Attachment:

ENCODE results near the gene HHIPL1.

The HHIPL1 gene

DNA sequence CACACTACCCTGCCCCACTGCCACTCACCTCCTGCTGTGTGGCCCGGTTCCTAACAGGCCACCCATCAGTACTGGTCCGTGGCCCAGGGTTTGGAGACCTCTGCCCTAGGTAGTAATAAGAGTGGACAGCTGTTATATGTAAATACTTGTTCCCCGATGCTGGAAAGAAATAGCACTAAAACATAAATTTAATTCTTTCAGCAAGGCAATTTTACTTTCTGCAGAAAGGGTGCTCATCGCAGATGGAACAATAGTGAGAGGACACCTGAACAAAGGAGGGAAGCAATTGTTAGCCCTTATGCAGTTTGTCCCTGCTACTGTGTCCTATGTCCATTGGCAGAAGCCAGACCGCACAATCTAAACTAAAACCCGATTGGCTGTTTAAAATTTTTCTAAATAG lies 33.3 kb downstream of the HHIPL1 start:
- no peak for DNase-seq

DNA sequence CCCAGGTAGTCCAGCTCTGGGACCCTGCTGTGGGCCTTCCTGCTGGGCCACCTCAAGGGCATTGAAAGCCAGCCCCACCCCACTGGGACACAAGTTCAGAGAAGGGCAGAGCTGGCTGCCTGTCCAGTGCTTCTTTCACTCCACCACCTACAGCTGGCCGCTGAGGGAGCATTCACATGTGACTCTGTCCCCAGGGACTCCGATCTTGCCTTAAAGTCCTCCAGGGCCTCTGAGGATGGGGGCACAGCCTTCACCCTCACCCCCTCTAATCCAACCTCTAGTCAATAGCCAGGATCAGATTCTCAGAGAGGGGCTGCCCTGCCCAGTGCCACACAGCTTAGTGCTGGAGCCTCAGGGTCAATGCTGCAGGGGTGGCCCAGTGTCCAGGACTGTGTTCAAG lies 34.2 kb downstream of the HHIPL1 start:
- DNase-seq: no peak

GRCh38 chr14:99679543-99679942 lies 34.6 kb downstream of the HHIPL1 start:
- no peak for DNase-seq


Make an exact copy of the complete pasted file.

ENCODE results near the gene HHIPL1.

The HHIPL1 gene

DNA sequence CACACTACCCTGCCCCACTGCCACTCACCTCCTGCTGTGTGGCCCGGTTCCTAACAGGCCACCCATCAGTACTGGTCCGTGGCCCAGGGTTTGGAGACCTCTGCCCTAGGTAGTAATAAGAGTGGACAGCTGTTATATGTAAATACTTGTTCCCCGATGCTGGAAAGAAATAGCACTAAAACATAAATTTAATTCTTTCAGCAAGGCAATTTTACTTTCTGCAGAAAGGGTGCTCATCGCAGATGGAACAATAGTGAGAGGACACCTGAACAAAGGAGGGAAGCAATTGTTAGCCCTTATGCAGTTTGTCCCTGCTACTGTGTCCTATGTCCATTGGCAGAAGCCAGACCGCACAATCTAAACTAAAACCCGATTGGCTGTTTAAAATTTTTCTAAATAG lies 33.3 kb downstream of the HHIPL1 start:
- no peak for DNase-seq

DNA sequence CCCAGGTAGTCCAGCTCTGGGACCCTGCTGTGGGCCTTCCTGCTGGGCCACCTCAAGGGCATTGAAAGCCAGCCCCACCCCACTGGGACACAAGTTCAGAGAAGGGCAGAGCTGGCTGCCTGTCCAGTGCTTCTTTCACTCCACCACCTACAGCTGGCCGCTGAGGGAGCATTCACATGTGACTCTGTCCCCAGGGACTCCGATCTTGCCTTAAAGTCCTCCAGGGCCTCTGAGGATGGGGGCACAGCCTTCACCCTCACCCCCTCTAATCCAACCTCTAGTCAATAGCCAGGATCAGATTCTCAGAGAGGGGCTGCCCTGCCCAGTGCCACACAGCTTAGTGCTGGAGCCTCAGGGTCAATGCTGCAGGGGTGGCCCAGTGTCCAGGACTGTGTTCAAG lies 34.2 kb downstream of the HHIPL1 start:
- DNase-seq: no peak

GRCh38 chr14:99679543-99679942 lies 34.6 kb downstream of the HHIPL1 start:
- no peak for DNase-seq